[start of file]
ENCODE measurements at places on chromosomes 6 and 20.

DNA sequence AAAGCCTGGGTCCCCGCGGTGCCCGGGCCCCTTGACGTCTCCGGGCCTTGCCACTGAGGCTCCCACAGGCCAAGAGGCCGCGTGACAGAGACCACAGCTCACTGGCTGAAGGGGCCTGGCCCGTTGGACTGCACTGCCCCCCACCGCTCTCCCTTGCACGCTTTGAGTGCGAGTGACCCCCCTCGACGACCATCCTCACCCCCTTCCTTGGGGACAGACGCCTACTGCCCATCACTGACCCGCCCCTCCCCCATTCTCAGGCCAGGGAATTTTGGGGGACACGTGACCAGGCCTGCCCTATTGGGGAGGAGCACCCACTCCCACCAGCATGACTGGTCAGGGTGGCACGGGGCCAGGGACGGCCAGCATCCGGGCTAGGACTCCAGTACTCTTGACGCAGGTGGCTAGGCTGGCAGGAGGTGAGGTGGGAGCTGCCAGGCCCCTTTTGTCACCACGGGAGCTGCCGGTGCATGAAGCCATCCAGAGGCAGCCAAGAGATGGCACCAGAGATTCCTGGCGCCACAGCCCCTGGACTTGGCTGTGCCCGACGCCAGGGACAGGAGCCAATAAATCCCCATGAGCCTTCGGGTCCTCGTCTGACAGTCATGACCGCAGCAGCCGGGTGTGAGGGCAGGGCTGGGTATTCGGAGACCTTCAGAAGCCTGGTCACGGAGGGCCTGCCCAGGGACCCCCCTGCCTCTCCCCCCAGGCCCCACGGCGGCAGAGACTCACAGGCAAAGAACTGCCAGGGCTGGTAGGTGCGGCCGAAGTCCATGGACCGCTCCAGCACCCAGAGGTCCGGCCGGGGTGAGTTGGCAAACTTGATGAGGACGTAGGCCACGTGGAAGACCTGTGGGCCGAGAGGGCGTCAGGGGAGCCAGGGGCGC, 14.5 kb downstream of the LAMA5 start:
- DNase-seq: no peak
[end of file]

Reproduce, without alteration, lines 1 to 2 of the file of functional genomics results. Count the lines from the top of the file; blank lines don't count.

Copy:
ENCODE measurements at places on chromosomes 6 and 20.

DNA sequence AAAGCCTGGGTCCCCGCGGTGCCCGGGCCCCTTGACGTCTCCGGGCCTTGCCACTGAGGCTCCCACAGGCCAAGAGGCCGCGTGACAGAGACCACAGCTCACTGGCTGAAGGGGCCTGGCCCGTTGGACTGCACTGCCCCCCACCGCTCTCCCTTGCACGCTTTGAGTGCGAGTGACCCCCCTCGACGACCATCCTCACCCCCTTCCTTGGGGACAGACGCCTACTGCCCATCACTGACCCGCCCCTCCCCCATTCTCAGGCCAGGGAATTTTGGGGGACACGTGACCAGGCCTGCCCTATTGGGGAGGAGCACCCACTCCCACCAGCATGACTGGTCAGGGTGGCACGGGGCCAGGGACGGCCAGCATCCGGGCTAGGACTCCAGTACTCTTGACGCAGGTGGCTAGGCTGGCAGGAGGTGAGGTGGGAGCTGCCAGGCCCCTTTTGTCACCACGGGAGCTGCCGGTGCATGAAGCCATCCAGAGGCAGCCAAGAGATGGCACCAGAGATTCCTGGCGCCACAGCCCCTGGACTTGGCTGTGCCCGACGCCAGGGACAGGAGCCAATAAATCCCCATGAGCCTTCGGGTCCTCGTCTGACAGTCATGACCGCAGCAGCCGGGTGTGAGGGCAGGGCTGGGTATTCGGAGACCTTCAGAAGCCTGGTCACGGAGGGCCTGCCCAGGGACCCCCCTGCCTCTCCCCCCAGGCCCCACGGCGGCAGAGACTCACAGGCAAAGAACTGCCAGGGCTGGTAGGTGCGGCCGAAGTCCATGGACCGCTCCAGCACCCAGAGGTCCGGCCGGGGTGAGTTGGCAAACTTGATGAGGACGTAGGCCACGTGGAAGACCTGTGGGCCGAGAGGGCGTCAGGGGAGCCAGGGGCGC, 14.5 kb downstream of the LAMA5 start: